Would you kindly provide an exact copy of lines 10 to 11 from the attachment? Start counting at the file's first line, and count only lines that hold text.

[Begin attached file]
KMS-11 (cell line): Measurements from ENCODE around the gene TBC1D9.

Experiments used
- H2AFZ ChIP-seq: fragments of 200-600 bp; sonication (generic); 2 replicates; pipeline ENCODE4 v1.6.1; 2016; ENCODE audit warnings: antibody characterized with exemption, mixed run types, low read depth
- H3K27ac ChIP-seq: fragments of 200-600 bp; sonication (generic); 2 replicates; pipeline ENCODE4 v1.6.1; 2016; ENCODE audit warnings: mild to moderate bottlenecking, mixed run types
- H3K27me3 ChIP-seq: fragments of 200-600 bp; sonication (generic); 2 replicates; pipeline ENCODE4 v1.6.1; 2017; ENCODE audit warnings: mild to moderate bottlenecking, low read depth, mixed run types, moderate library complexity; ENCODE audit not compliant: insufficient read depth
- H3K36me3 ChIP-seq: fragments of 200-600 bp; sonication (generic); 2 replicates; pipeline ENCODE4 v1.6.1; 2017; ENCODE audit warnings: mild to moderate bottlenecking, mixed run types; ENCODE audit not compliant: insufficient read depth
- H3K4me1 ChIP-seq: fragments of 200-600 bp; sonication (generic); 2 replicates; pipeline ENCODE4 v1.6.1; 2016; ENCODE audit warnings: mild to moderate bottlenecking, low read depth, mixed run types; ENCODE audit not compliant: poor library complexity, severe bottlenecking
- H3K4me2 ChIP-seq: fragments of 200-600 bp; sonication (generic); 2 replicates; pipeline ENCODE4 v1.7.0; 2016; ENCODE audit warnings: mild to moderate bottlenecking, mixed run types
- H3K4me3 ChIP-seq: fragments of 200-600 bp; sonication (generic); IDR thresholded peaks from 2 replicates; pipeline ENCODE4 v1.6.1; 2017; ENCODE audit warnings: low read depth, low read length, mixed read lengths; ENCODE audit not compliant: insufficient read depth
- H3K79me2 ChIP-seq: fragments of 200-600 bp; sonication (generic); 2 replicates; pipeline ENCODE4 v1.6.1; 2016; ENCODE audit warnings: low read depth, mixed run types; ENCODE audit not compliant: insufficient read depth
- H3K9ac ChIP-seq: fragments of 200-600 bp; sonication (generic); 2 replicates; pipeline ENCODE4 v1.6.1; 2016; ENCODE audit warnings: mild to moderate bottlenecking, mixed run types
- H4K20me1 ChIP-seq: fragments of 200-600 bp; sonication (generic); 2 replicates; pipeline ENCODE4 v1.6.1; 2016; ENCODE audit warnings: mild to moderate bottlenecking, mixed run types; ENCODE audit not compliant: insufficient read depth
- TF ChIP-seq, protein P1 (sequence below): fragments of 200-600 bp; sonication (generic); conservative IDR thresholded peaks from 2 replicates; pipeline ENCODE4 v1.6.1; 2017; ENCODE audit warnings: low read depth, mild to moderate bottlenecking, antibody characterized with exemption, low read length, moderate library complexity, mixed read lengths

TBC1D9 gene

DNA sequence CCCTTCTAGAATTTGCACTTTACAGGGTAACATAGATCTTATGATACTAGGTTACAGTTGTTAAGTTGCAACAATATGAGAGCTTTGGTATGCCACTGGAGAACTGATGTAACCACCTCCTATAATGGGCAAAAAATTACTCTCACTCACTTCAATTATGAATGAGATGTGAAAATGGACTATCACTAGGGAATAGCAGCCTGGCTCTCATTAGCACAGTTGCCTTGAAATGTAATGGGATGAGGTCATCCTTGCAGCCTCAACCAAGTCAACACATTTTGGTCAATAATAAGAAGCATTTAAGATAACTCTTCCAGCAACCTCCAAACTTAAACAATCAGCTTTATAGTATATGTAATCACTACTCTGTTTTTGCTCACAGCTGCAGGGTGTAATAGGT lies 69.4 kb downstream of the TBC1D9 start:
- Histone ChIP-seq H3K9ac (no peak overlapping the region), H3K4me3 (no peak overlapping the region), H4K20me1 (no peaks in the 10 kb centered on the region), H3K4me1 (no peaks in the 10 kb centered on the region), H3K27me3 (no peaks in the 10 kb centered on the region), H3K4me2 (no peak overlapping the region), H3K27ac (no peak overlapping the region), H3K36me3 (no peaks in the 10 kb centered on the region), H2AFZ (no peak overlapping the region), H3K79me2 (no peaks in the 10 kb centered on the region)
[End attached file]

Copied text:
- H3K79me2 ChIP-seq: fragments of 200-600 bp; sonication (generic); 2 replicates; pipeline ENCODE4 v1.6.1; 2016; ENCODE audit warnings: low read depth, mixed run types; ENCODE audit not compliant: insufficient read depth
- H3K9ac ChIP-seq: fragments of 200-600 bp; sonication (generic); 2 replicates; pipeline ENCODE4 v1.6.1; 2016; ENCODE audit warnings: mild to moderate bottlenecking, mixed run types